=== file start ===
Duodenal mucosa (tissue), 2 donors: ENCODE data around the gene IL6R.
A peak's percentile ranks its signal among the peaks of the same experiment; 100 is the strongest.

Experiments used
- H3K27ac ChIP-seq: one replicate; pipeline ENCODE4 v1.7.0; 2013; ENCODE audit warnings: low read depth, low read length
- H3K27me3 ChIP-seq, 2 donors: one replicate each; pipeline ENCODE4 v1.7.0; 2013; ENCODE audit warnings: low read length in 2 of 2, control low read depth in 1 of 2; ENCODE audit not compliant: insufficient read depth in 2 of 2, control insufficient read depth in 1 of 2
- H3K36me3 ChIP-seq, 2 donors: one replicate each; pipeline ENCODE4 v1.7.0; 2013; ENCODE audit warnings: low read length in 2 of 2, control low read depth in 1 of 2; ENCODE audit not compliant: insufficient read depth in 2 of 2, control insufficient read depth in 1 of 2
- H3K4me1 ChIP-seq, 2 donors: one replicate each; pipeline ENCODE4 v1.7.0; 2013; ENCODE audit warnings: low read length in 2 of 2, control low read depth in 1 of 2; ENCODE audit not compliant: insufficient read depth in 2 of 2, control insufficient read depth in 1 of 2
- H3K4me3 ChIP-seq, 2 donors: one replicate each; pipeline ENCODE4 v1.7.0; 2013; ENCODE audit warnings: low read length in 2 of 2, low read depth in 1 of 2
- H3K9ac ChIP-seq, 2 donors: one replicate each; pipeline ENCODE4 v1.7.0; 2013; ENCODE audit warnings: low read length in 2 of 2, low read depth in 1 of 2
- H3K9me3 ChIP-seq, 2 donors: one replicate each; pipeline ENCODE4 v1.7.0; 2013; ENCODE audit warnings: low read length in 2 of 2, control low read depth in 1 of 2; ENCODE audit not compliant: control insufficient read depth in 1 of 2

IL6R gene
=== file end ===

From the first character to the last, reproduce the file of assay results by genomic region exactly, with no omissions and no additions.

Duodenal mucosa (tissue), 2 donors: ENCODE data around the gene IL6R.
A peak's percentile ranks its signal among the peaks of the same experiment; 100 is the strongest.

Experiments used
- H3K27ac ChIP-seq: one replicate; pipeline ENCODE4 v1.7.0; 2013; ENCODE audit warnings: low read depth, low read length
- H3K27me3 ChIP-seq, 2 donors: one replicate each; pipeline ENCODE4 v1.7.0; 2013; ENCODE audit warnings: low read length in 2 of 2, control low read depth in 1 of 2; ENCODE audit not compliant: insufficient read depth in 2 of 2, control insufficient read depth in 1 of 2
- H3K36me3 ChIP-seq, 2 donors: one replicate each; pipeline ENCODE4 v1.7.0; 2013; ENCODE audit warnings: low read length in 2 of 2, control low read depth in 1 of 2; ENCODE audit not compliant: insufficient read depth in 2 of 2, control insufficient read depth in 1 of 2
- H3K4me1 ChIP-seq, 2 donors: one replicate each; pipeline ENCODE4 v1.7.0; 2013; ENCODE audit warnings: low read length in 2 of 2, control low read depth in 1 of 2; ENCODE audit not compliant: insufficient read depth in 2 of 2, control insufficient read depth in 1 of 2
- H3K4me3 ChIP-seq, 2 donors: one replicate each; pipeline ENCODE4 v1.7.0; 2013; ENCODE audit warnings: low read length in 2 of 2, low read depth in 1 of 2
- H3K9ac ChIP-seq, 2 donors: one replicate each; pipeline ENCODE4 v1.7.0; 2013; ENCODE audit warnings: low read length in 2 of 2, low read depth in 1 of 2
- H3K9me3 ChIP-seq, 2 donors: one replicate each; pipeline ENCODE4 v1.7.0; 2013; ENCODE audit warnings: low read length in 2 of 2, control low read depth in 1 of 2; ENCODE audit not compliant: control insufficient read depth in 1 of 2

IL6R gene